To celebrate June 1 Children’s Day, Chinese portal site NetEase.com released a slideshow of nostalgic toy cars. “Do you remember these sweet toys in your awesome childhood?” the editors asked.
Readers didn’t expect the seemingly lighthearted sideshow to include a Lego recreation of the “Tank Man” blocking the People’s Liberation Army near Tiananmen, an iconic image from the 1989 protests in Beijing and subsequent crackdown that resulted in the deaths of hundreds.
“You are a brave editor,” someone commented.
“A great way to let our children remember our history,” another commenter said. “He was not run over by the tank that day. His name is Wang Weilin. No one knows what happened to him. They ‘evaporated’ him.”
By the end of the day, the photo was removed from the slideshow, but not before becoming a minor internet sensation.
The slideshow was published just three days before the 24th anniversary of the Tiananmen Square massacre, as many on China’s increasingly hard-to-censor social media plotted inventive ways to commemorate the June 4 victims.
Since early in May, many have been calling people to wear black shirts in silent protest on June 4, or light candles in their homes. Below are some of the online images and memes that have outrun, however briefly, the official censors’ gaze.
2. Portraits of all the identified victims of Tiananmen by TiananmenMother.org:
You can read the cause of death for all 191 identified victims (in Chinese) at 64wiki.com.
Testimonial by 丁子霖, a well-known activist for Tiananmen victims: “when I found my son’s body at the morgue that day, the doctor told me to take one last look at him and run away as soon as possible. ‘The army’s coming to take the bodies and destroy all evidence,’ he said. I wanted to hug my son’s body one last time, but the guards grabbed me as soon as I stepped closer.”
TiananmenMother.org has become one of the most important news and social media sites for the families of victims looking tell their stories around the world.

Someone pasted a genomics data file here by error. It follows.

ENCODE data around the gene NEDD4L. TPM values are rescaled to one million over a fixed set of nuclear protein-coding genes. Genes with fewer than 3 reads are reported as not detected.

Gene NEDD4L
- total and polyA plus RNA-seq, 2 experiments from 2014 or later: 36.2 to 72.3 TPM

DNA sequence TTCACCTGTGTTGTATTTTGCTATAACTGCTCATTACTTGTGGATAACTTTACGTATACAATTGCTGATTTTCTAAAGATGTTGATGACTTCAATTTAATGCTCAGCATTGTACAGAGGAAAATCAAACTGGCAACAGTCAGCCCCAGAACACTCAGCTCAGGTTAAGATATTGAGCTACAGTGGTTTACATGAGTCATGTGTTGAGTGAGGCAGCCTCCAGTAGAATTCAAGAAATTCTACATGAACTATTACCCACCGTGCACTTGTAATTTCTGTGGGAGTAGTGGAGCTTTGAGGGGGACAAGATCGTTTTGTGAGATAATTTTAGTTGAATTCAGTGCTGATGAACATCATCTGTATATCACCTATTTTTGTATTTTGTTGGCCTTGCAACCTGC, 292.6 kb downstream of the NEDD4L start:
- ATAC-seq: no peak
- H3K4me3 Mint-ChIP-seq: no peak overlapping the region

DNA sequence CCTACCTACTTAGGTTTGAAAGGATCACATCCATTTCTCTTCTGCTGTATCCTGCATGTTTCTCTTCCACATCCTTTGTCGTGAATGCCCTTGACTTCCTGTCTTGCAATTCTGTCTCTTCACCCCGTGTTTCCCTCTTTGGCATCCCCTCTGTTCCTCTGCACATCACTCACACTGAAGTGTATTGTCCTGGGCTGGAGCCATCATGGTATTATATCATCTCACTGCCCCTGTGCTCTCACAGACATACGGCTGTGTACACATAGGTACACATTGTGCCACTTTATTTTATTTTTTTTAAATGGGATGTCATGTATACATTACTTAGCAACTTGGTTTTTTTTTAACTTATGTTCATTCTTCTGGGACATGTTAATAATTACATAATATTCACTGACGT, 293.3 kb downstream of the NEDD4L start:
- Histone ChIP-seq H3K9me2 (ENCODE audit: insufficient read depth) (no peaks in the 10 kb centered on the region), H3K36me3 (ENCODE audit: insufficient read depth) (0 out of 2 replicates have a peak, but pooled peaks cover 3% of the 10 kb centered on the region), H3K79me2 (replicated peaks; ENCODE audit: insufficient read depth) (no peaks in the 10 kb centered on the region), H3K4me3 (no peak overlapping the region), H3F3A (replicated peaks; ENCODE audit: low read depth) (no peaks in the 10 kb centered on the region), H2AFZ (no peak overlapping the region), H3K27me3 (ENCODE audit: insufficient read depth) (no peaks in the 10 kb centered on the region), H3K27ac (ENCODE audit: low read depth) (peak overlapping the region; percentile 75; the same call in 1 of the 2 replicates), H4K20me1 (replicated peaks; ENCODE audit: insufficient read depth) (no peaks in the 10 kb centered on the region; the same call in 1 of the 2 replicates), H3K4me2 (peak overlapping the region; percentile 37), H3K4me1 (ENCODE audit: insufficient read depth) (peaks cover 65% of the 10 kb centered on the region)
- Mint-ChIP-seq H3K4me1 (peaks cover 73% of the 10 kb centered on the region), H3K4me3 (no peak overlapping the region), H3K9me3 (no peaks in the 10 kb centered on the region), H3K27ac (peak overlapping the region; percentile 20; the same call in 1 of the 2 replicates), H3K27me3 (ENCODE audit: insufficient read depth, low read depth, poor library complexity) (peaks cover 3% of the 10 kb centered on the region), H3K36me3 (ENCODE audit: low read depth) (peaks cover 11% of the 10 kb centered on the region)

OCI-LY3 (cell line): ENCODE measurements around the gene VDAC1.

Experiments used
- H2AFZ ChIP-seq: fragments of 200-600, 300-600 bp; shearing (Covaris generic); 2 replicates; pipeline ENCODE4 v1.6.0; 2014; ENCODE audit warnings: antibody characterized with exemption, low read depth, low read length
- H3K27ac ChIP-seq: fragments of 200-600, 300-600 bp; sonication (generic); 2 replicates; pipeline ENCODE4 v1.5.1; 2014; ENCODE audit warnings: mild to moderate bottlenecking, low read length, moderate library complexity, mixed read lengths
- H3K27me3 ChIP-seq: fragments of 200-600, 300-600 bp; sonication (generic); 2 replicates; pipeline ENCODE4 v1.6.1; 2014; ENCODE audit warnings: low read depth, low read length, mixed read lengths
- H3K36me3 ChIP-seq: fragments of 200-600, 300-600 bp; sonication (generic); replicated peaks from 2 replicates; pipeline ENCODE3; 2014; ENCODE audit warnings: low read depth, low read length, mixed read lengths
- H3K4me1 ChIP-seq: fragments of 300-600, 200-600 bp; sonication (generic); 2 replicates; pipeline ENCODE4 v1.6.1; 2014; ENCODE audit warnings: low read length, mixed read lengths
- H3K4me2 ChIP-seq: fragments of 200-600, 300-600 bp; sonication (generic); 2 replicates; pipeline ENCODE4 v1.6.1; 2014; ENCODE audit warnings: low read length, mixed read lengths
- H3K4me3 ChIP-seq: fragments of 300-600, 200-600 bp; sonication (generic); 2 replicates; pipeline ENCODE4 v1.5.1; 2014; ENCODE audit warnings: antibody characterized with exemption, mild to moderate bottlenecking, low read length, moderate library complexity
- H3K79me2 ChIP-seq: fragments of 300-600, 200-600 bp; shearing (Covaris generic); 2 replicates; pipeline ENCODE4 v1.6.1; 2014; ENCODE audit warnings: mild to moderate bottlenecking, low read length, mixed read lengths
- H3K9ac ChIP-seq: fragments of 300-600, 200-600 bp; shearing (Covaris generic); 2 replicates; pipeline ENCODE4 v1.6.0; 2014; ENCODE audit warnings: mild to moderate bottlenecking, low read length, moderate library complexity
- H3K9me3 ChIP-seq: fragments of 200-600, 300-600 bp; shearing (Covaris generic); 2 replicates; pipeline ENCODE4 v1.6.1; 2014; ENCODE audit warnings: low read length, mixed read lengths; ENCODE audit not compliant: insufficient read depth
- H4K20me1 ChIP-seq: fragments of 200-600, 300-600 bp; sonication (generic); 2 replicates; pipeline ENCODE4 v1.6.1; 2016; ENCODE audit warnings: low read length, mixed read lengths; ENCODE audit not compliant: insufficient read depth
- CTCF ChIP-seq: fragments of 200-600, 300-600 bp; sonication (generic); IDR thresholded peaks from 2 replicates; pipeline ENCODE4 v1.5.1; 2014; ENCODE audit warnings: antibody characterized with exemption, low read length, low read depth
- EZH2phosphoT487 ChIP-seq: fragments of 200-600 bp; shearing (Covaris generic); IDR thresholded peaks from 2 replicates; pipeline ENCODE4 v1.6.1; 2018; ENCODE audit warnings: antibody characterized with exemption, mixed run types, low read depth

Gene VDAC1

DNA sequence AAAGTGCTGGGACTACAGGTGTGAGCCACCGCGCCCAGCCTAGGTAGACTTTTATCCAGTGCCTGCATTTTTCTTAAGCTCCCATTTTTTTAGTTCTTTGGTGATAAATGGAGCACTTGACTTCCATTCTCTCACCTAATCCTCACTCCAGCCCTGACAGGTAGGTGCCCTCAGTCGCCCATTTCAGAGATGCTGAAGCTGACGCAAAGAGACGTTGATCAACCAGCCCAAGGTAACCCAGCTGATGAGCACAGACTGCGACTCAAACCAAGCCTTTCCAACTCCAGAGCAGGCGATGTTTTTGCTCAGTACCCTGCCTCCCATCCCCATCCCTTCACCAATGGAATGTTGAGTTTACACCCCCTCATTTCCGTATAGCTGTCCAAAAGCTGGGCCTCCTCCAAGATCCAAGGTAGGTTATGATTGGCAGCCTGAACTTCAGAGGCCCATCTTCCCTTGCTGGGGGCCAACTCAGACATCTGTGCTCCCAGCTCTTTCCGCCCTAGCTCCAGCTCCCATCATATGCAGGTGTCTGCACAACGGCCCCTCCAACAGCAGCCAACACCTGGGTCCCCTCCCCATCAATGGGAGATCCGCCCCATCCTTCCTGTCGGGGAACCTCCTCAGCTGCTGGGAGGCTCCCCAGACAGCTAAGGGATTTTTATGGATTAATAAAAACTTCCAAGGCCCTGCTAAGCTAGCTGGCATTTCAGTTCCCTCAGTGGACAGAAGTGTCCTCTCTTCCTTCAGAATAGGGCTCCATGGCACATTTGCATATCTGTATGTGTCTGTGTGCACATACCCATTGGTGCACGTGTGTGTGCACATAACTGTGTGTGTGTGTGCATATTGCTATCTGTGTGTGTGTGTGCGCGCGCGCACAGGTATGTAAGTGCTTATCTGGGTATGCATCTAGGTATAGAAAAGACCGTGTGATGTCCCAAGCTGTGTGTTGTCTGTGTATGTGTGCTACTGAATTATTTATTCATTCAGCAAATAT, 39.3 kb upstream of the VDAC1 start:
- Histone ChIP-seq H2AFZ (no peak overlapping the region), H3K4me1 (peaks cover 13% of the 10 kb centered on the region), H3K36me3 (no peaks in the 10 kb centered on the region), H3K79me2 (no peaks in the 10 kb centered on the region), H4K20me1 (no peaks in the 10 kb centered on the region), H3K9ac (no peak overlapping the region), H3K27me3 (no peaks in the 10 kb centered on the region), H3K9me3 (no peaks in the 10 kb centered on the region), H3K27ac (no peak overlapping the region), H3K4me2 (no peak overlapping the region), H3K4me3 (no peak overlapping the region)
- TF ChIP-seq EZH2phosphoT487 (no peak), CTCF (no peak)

4. A photo of a paper tank sculpture at Hong Kong University of Science and Technology:
5. The tank was later pushed to the busy Mong Kok shopping district:
With Hong Kong now open to many Mainland Chinese tourists, major shopping districts become prime real estate for Mainland-visible protests. Among the words scrawled on the tank is “End the CPP’s dictatorship,” “democracy is a Chinese dream,” and “remember the dead of 6/4.”
6. A crowd-sourced map of the major massacres on June 4th, 1989:
7. Letters of support from students for the the Tiananmen Mothers’ organization:
“We hope that your son is resting in peace.”
“The PRC must publicly reveal their causes of death and give them justice.”
“We’re with you, and god sees everything. Do not give up. Do not lose hope. Millions of comrades here and around the world support you! Redress June 4th! Give these children justice. We beg you to stand strong and carry on.”
8. Photos of Xu Qinxian, commander of the 38th Grand Army who refused to use force against protestors. He was court-martialed and jailed for five years.
9. Photos of Ai Hu-sheng, who led the tank squadron into Tiananmen.
10. A photo from the early days of the protest:
“Help our patriotic students’ movement. Down with Corruption! Down with the officials!”
11. A call for all netizens to wear black shirts on June 4th:
“We don’t need to congregate. We wear black today to show our power, to remember our slain heroes.”
13. On the Weibo microblogging service, the popular emoticon for mourning, [candle], has been disabled:
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